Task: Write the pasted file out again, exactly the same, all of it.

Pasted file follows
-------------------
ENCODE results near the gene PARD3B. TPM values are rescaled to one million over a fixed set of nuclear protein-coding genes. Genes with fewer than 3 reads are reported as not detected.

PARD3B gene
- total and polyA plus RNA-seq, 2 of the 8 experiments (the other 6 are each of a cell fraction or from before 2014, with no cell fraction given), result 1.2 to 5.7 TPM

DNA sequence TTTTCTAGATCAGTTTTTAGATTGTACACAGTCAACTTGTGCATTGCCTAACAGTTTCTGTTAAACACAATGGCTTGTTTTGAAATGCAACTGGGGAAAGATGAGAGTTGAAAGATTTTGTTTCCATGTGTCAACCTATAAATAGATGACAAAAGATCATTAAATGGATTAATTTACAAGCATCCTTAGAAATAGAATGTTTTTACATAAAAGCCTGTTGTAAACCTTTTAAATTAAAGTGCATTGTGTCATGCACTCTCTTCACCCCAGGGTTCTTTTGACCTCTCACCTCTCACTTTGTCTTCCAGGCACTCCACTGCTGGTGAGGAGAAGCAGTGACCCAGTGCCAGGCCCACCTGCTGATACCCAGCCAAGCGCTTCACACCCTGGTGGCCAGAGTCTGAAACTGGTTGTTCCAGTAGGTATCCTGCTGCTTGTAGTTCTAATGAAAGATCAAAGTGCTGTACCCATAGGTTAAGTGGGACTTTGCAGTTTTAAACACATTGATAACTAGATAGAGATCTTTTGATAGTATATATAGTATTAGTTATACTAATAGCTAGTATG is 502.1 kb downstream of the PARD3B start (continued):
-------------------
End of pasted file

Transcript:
ENCODE results near the gene PARD3B. TPM values are rescaled to one million over a fixed set of nuclear protein-coding genes. Genes with fewer than 3 reads are reported as not detected.

PARD3B gene
- total and polyA plus RNA-seq, 2 of the 8 experiments (the other 6 are each of a cell fraction or from before 2014, with no cell fraction given), result 1.2 to 5.7 TPM

DNA sequence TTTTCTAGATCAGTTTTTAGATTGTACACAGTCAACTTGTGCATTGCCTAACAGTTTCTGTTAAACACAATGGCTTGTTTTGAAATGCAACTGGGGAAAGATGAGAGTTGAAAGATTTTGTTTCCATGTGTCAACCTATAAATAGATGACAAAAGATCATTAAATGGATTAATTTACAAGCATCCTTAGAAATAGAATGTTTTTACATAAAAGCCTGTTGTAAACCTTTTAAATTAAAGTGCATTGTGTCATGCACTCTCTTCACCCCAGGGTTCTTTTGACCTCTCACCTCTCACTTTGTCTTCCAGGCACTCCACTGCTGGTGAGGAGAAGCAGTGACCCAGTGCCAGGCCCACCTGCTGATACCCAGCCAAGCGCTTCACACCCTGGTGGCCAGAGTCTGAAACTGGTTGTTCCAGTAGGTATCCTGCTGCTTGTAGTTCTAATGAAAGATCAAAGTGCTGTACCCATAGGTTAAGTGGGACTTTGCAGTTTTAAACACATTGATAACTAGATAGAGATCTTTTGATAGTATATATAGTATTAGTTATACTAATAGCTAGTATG is 502.1 kb downstream of the PARD3B start (continued):